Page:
Analytical platformMicroarray, RT-PCRqRT-PCRMicroarray, qRT-PCRqRT-PCRnCounter
Number of genes702197/9750
IndicationsStage I/II, 5 cm, ER (+), Node (-)/[1-3 Node (+)]ER(+), Node (-)ER (+), G2ER (+)All, Node (-) untreated
ApplicationClinical outcomeClinical outcome, benefit from chemotherapyMolecular grading prediction of response to TMXClinical outcome, prediction of response to TMXSubtype definition, risk of relapse without treatment
FDA approvedYesNoNoNoNo
ASCO and NCCN recommendationNoYesNoNoNo
PAM 50

PAM 50 is a 50 gene expression assay based on microarray and quantitative real time (qRT)-PCR that was developed by analyzing 189 breast tumor samples to separate them into four molecular breast cancer subtypes (luminal-A, luminal-B, HER2-positive and basal-like)[57].

PAM 50 assay can provide a risk of relapse score that predicts relapse-free survival for node-negative breast cancer patients who had not received adjuvant systemic therapy. The validation study revealed that patients with luminal-A subtype had better prognosis in contrast to the other types and were less responsive to chemotherapy[58].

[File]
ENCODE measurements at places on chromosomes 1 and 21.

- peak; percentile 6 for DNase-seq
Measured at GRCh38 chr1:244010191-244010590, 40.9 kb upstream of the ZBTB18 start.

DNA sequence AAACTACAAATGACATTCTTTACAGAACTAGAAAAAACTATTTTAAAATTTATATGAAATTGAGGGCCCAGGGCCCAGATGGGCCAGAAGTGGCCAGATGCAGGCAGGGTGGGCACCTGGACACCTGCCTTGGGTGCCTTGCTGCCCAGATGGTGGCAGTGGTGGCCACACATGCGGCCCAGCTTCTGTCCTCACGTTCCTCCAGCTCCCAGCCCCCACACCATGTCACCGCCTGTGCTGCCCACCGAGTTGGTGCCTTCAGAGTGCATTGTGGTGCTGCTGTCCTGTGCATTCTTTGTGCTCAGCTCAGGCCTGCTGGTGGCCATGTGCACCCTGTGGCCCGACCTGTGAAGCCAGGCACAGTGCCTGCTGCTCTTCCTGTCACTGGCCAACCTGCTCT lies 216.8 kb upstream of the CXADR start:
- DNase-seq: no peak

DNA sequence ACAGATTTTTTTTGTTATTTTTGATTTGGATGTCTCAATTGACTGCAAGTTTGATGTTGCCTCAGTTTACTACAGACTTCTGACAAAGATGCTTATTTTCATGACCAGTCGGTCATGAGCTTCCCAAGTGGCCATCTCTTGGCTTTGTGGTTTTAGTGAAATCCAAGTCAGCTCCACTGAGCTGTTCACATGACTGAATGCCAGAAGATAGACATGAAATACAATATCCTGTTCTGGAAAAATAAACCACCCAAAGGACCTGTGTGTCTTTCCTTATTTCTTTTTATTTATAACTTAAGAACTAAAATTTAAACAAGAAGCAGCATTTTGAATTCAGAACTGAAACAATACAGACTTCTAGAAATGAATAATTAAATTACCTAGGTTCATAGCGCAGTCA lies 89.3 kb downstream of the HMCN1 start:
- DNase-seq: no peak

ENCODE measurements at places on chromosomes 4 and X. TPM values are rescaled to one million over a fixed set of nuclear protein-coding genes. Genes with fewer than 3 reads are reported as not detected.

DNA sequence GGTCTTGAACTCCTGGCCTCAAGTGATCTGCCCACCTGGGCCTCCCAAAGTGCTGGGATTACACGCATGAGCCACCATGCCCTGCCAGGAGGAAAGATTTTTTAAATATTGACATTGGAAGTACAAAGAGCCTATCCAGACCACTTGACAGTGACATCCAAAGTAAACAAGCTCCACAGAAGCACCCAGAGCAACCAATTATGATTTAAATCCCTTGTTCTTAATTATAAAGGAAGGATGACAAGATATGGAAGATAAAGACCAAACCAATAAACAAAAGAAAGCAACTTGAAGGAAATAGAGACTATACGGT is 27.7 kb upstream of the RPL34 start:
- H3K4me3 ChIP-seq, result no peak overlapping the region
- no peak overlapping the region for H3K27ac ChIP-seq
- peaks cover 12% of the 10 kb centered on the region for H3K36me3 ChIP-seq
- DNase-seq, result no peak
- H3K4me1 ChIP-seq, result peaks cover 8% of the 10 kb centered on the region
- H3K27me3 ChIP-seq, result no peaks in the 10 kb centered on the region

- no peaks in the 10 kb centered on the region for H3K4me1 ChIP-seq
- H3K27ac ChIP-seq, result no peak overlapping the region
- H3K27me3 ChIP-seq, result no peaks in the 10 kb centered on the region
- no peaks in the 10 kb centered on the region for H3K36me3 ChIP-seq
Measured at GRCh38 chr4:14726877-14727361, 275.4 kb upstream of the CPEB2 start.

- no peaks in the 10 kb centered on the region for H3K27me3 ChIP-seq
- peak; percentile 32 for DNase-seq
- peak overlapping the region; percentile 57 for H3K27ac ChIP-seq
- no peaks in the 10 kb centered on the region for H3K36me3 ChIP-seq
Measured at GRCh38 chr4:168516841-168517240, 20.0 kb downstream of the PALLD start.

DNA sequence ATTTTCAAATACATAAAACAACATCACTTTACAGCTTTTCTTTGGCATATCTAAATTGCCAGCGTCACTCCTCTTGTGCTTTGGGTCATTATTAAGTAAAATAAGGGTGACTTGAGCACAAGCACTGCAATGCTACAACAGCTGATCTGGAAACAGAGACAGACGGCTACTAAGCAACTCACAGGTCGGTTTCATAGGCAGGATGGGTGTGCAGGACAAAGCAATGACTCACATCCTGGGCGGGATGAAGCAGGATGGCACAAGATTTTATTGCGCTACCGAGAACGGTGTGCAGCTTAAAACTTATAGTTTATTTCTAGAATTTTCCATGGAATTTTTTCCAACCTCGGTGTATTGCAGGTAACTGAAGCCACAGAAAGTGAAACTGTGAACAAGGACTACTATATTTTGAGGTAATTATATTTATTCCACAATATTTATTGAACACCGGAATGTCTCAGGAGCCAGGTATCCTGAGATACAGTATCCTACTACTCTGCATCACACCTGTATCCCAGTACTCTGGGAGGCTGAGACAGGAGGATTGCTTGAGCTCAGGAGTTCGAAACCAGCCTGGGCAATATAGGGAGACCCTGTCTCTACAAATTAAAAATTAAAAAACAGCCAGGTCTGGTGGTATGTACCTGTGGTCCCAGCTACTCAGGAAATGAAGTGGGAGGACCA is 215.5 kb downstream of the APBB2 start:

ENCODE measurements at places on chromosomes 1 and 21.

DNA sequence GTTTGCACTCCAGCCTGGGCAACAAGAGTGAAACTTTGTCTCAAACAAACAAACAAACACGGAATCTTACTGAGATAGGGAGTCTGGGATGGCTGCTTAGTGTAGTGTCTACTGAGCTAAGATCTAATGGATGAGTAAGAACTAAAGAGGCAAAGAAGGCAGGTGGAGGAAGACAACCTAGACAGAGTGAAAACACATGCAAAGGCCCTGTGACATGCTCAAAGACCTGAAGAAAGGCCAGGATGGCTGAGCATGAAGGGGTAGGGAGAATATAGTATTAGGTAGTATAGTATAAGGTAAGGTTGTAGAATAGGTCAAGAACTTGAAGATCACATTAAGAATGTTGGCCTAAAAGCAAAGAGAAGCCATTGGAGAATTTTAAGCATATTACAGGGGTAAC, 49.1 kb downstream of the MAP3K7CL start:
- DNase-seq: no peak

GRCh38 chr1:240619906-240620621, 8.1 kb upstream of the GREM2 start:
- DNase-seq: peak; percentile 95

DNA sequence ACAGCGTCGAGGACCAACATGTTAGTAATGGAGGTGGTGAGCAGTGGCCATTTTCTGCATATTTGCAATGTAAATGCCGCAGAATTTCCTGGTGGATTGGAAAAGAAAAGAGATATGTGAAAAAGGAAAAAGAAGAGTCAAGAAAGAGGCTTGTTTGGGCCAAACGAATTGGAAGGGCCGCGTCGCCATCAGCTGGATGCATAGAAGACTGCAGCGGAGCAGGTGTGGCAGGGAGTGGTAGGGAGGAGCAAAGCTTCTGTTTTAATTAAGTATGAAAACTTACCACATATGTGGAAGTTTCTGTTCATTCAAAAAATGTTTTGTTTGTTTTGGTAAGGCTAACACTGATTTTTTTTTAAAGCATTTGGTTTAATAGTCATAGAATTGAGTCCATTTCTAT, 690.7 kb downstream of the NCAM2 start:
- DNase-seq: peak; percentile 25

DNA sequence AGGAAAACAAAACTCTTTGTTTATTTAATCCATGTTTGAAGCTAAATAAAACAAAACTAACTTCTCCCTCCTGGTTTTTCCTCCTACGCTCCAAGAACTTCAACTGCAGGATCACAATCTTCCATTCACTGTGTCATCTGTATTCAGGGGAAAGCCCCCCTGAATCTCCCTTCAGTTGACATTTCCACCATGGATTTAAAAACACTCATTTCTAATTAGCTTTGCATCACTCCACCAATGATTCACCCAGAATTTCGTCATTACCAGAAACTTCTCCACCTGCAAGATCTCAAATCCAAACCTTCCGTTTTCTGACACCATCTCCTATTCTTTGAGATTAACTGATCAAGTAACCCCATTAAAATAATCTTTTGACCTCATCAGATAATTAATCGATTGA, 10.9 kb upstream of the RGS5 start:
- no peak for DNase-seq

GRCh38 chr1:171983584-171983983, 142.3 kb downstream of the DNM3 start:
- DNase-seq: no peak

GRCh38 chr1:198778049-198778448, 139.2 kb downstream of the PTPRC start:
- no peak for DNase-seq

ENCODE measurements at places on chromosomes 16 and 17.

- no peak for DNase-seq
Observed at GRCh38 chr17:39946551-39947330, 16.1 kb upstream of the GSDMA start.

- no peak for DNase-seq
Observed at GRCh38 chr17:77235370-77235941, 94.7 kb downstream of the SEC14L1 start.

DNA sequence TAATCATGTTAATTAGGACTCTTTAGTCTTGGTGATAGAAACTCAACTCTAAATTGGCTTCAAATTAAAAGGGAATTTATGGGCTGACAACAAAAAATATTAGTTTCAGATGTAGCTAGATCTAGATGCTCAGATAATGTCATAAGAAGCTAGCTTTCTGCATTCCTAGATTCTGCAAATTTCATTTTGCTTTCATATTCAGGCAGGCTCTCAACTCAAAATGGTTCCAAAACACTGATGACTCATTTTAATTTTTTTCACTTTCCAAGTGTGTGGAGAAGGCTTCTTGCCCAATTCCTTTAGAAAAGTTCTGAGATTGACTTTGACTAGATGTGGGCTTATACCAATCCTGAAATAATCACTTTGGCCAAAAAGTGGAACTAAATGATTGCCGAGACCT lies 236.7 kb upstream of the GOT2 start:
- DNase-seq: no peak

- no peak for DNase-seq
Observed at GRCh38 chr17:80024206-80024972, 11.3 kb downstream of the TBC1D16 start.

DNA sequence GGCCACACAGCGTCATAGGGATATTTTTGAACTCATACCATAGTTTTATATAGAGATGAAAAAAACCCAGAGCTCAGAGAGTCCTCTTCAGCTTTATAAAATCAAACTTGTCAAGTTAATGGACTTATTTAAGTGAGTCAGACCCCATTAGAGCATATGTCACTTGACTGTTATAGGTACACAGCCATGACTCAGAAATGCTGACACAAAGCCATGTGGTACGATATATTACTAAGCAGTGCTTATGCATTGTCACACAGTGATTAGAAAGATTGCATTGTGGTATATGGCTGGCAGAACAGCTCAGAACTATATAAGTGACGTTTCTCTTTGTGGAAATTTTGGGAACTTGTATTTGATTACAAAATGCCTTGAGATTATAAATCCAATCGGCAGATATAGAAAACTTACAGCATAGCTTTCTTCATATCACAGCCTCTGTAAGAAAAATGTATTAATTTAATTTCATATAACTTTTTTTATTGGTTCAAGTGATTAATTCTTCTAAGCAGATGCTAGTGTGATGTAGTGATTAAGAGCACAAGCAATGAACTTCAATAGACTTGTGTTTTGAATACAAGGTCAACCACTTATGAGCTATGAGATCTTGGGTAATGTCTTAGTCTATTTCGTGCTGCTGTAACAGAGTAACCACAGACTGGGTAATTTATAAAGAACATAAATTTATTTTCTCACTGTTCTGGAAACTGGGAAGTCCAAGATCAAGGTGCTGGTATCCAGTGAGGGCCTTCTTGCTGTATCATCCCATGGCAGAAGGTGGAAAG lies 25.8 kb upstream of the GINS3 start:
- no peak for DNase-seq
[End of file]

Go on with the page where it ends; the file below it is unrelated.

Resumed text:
The most well described, albeit investigational, classifier for the intrinsic subtypes that can be performed on the fixed tissue available in most pathology laboratories is the PAM 50 assay; however, this assay requires further validation for routine clinical practice[59].


MammaPrint is a microarray based gene expression profiling assay that was developed after analyzing data from 78 patients with ER-positive, node-negative breast cancer patients who had not received adjuvant systemic therapy. Of the 78 patients, 34 developed distant metastasis and 44 were disease free at the 5th year. The tumors’ mRNA was extracted for reverse transcription into cDNA, which was tested on microarray containing 25000 human genes. Seventy genes that had the strongest association with outcome i.e., predicted good and poor risk disease were accurately selected[60]. The genes that comprise the MammaPrint assay are proliferation genes and genes associated with invasion and angiogenesis. This test is based on microarray results and hence requires high quality RNA from freshly collected tissues[61]. The expression of the selected genes defines a prognostic classification of patients as having a good or poor prognosis. This test was approved by Food and Drug Administration (FDA) for lymph node-negative breast cancer patients younger than 61 years of age with tumors smaller than 5 cm in size.